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Chiller setup works really well. Here I am circulating hot water back into the kettle. My hoses could be shorter, especially the hose going from Thing1 to the chiller.

I love that this thing is on wheels and you can wheel it out of the way if you want to use the sink while brewing.

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This is what happens when I start cooling.

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I found a few little bugs doing a water run tonight. I'll fix them in the morning and brew a beer or two tomorrow.

I'm very happy with how this thing works. It is fantastic. I can't wait to see how it handles a real brew session.
 
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golfindia said:
No heat sinks and no issues with the Pi getting too hot? I got overheat warnings continuously until I put a fan over the top of mine.
I'm running the SystemTempSensor addin on CraftBeerPi. It reports the internal temp of the RPi3. I added fans to the enclosure to remove the heat created by the induction coil. I'm seeing about 130F during the boil.

I'd check the current draw on your GPIO pins.
 
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First batch is in the fermenter. I brewed Ed Wort's Pale Ale.

- Started heating water for mash in at 7 PM
- Mashed in at 7:40. Hit strike temp before that, but I was still getting things ready.
- Mashed for 2 hours because I was experimenting with various things. Measuring mash pH, taking refractometer and hydrometer readings, testing mash temp step changes, etc.
- lifted the grain basket at 9:45 and sparged about 2.5 gallons
- added first hops at 10:19 PM. Was boiling before this. I was testing things.
- done boil at 11:19 PM.
- chilled and in the fermentor at 11:40. Lot of issues chilling, read below.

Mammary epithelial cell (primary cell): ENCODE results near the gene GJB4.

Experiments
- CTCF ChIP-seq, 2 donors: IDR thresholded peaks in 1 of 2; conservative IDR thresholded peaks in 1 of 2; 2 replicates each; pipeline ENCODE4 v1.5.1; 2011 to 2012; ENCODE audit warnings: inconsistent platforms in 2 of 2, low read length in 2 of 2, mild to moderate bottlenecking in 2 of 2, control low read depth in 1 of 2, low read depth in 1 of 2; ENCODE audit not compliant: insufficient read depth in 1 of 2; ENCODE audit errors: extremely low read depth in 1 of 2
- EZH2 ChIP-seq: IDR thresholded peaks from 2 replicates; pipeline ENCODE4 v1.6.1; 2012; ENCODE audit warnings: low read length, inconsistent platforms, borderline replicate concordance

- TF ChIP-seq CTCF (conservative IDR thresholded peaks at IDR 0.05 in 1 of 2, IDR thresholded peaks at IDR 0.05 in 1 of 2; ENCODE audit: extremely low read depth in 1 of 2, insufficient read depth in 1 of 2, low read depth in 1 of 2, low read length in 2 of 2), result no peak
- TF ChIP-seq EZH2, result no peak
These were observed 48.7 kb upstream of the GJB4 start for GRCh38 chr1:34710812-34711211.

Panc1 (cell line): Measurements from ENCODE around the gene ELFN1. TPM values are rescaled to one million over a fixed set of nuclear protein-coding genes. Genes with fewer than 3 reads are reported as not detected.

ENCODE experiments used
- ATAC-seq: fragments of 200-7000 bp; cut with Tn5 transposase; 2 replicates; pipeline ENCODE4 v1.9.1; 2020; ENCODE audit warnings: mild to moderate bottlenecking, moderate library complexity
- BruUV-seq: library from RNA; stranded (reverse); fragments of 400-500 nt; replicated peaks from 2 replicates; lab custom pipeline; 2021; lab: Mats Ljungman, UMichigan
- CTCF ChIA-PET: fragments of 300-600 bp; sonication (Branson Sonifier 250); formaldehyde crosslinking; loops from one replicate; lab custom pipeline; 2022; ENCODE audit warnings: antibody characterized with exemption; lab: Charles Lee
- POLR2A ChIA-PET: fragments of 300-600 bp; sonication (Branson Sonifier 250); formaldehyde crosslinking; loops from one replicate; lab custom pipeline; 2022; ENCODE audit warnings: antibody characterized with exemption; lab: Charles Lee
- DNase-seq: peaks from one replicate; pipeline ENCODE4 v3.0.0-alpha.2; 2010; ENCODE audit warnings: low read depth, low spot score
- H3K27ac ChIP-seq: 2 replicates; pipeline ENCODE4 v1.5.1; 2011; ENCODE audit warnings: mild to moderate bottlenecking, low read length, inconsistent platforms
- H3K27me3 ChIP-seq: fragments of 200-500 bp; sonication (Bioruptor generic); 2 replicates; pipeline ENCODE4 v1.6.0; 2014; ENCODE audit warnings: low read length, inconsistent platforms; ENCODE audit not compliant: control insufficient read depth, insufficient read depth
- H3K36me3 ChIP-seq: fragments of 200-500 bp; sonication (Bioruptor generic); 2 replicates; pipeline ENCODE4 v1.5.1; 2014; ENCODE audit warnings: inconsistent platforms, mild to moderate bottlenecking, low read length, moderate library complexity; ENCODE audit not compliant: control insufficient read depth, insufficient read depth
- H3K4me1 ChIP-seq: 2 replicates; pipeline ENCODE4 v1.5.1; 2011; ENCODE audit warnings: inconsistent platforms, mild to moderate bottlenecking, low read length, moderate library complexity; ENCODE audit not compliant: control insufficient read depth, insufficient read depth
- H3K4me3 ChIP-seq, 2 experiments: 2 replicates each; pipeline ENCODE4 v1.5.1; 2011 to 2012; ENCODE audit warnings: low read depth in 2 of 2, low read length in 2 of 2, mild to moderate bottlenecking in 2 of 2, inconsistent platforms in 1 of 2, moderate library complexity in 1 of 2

Going into the boil pot I had 7 gallons @1.057 = 399 points. For 11.1 pounds of grain, that is nearly 36 points per pound. Must be a measurement error.

Going into the fermentor I have 5.75 gallons @ 1.062 = 356 points. For 11.1 pounds of grain, that is 32 points per pound. There is some liquid left in the boil kettle and I lost a bit trying to get the pump pumping the boiling wort... more on that later.

4.5 hour brew session with a 2 hour mash and pump problems when chilling, first time ever using it. I'll take that. It will only get faster from here.

Everything worked excellent except:

1) With such a powerful heating element, the DS18B20s don't react nearly fast enough, especially when they are stuck in the mash. Thing1 has a temp rise of about 4F per minute. If you need to bump the mash temp 1F, the induction coil only needs to run for 15 seconds. CraftBrewPi only senses the DS18B20s once every 5 seconds and they seem very laggy.

Outcome: I overshot mash temp several times, by a lot. This needs work. Caveat: I was using a simple hysteresis controller and I had the controlling temp sensor suck in the mash.

2) The pump would hardly pump the boiling wort through the plate chiller. Not sure why. Not only wouldn't it pump through the plate chiller, I disconnected the chiller and it wouldn't pump straight back into the kettle. I need to investigate some things.

(I found the culprit, see my post below.)

Overall I am very happy with Thing1. I'll tweak a few things, but overall it is everything I hoped for.
 
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Here is why the pump wouldn't pump the hot wort. This is the pickup from the bottom of the boil kettle. I had a very hard time getting the kettle chilled. The flow was very, very slow.

At first I thought the plate chiller was plugged. So I reversed the hose connections and reversed flowed it. Same thing. So then I tried pumping straight into the boil kettle. No flow there either. I lost a lot of wort doing all this. Luckily I was able to get it chilled and emptied.

I just did a clean cycle on Thing1, without the pickup ring. It pumps near boiling water through the chiller with no problem and even boiling water.

This batch had 2 ounces of Chinook pellets in total. I did a 1 hour boil. It boils vigorously.

The bottom of the kettle wiped clean. Absolutely no scorching.

FWIW, people report warping the bottom of Bayou Classic pots on the 3500 watt induction plates. I think that is because the pot is larger than the plate and the coil is smaller. My coil is a full 12 inches in diameter. I've done a lot of boiling while testing and the bottom of my BC 1044 pot is like new.

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Standpipe and strainer in operation. The stand pipe was fantastic. Set and forget mashing, except for temp control...

I need to make a sparge ring.

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Boiling. Yes I have 3 different temp sensors in the pot.

20190216_221548.jpg